UF Neuroscientists Available for Comment After Mentors Receive Lasker Award

Article ID: 622946

Released: 8-Sep-2014 11:00 AM EDT

Source Newsroom: University of Florida

For media inquiries call Morgan Sherburne at 352-273-9959 or e-mail msherburne@ufl.edu.

Newswise — GAINESVILLE, Fla. — Two University of Florida Health neuroscientists will be available for comment on the recipients of The Lasker Foundation’s Lasker-Debakey Clinical Medical Research Award.

Mahlon DeLong, a neurologist at the Emory University School of Medicine, and Alim-Louis Benabid, emeritus professor of biophysics at the Joseph Fourier University in Grenoble, France, were honored for their contributions to improve the clinical treatment of patients.

Micheal S. Okun, M.D., a UF neurologist, studied under DeLong, whereas Kelly D. Foote, a UF neurosurgeon, studied under both DeLong and Benabid. Together, Okun and Foote founded and co-direct the UF Health Center for Movement Disorders and Neurorestoration. “To me, it’s really fitting that the award is being given to both a neurosurgeon and a neurologist because not only has the therapy helped more than 100,000 people, but it also spawned the idea of people working in teams to address the multiple symptoms of Parkinson’s disease,” Okun said, who wrote a Perspectives article about DeLong, Benabid and the state of the field of deep brain stimulation for The New England Journal of Medicine published today (Sept. 8) to coincide with the award’s announcement.Foote may be the only physician to have trained under both DeLong and Benabid.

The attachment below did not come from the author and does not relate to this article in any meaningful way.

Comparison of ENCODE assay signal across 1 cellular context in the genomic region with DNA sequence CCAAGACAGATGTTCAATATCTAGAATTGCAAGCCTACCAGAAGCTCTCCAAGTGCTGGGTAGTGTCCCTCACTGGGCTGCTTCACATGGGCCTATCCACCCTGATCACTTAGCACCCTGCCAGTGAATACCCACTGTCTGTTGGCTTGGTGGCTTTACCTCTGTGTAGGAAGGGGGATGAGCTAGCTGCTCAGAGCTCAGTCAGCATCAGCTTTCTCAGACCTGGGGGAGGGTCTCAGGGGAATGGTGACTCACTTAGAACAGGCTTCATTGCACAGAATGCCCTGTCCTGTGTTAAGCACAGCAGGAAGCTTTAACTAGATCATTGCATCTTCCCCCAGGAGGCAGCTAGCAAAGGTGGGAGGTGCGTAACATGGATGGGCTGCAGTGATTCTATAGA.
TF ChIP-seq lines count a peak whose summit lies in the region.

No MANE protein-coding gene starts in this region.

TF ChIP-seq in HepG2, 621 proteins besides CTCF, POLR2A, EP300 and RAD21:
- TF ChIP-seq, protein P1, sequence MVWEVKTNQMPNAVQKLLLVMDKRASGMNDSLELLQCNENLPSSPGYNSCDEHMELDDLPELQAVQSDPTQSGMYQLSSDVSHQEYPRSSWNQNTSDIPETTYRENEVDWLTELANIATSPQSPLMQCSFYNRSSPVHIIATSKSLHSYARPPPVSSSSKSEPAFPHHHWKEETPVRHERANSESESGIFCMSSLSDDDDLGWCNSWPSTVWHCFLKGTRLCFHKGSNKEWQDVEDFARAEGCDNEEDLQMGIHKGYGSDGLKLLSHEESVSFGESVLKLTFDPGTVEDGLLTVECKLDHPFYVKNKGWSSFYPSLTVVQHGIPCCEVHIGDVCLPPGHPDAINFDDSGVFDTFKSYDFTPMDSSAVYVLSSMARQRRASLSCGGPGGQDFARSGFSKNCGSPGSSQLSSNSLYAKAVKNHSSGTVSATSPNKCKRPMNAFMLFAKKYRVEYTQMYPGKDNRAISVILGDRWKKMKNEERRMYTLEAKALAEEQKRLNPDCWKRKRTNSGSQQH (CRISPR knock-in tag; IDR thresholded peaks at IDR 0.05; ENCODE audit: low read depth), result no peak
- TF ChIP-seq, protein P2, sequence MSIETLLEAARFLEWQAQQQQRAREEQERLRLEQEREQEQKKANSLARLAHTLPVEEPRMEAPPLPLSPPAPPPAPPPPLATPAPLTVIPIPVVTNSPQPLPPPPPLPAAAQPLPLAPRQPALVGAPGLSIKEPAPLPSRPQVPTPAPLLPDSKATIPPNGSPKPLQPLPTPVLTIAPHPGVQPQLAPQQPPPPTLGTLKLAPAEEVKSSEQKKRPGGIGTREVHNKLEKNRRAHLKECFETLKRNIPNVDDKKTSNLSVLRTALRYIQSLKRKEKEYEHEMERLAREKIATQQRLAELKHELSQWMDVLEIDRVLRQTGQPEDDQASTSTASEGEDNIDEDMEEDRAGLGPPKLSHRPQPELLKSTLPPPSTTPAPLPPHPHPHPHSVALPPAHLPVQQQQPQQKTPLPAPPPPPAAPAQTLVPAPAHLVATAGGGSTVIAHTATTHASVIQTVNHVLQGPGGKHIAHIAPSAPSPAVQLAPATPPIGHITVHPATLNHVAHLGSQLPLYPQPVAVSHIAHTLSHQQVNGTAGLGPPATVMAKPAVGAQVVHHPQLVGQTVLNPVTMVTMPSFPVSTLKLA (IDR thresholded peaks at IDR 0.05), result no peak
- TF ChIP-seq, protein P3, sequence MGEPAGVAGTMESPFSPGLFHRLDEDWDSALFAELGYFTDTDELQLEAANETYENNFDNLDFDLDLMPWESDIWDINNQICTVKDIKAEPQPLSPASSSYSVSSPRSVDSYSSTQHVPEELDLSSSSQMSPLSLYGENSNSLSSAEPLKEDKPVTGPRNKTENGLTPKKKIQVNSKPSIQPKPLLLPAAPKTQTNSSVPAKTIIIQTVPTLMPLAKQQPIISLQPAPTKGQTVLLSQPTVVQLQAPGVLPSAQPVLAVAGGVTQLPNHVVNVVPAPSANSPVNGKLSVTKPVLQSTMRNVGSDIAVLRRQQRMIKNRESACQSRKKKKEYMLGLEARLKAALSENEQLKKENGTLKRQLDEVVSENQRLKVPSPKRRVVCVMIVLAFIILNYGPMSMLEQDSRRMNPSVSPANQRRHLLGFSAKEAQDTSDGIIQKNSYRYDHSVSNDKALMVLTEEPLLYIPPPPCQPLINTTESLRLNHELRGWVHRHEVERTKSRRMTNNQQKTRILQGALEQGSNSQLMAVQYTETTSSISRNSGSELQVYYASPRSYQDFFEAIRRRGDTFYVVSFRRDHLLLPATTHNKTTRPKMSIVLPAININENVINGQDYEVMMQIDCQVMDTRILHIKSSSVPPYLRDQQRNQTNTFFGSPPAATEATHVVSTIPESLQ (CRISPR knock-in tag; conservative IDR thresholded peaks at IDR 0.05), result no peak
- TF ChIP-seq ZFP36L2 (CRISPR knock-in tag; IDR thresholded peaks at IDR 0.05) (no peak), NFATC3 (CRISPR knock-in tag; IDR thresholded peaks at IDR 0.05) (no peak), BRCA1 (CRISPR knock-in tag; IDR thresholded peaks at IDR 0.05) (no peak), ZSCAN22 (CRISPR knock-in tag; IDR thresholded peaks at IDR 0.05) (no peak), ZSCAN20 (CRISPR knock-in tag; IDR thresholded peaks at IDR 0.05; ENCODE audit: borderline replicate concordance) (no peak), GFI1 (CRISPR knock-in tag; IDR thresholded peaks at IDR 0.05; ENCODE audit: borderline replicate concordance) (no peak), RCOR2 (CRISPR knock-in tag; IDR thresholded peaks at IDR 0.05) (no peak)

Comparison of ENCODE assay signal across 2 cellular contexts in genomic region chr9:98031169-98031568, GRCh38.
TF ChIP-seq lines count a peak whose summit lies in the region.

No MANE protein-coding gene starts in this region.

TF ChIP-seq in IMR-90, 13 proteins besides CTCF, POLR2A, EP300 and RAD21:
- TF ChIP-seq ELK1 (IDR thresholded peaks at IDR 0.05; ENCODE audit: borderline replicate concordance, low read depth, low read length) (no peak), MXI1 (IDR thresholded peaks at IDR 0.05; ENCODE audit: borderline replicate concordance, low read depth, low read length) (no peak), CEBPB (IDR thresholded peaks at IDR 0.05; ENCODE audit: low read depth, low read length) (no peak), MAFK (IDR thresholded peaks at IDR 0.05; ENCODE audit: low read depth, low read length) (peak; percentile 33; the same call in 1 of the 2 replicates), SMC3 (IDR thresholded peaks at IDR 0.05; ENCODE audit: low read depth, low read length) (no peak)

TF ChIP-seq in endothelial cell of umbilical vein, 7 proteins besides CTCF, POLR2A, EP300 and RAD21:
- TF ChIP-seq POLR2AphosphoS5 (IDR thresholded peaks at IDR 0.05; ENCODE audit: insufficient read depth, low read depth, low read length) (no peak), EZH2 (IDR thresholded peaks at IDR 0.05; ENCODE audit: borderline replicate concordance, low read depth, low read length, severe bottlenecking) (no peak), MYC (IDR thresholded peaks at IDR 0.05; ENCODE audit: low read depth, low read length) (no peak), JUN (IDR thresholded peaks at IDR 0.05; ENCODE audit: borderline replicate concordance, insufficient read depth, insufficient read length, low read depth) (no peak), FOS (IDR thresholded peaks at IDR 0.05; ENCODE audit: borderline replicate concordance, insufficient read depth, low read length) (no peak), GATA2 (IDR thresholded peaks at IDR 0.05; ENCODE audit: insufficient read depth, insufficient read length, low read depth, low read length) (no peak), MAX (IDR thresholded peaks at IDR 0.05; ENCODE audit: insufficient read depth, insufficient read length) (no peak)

“The whole deep brain stimulation therapy movement could never have happened without the contributions of Mahlon DeLong and what he figured out with his team about how brain circuitry worked,” Foote said. “However, that understanding would not have been applied without someone who was as courageous and innovative as Benabid.”

Since Benabid’s first surgery, more than 100,000 patients with Parkinson’s disease and other neurological disorders have been treated with deep brain stimulation for their symptoms. According to The Lasker Foundation’s website, 47 Lasker laureates in the past three decades have gone on to receive the Nobel Prize.

To watch a TEDx Talk given by Okun and Foote about their work at the University of Florida, follow this link: http://tedxtalks.ted.com/video/TEDxUF-Michael-Okun-and-Kelly-F.


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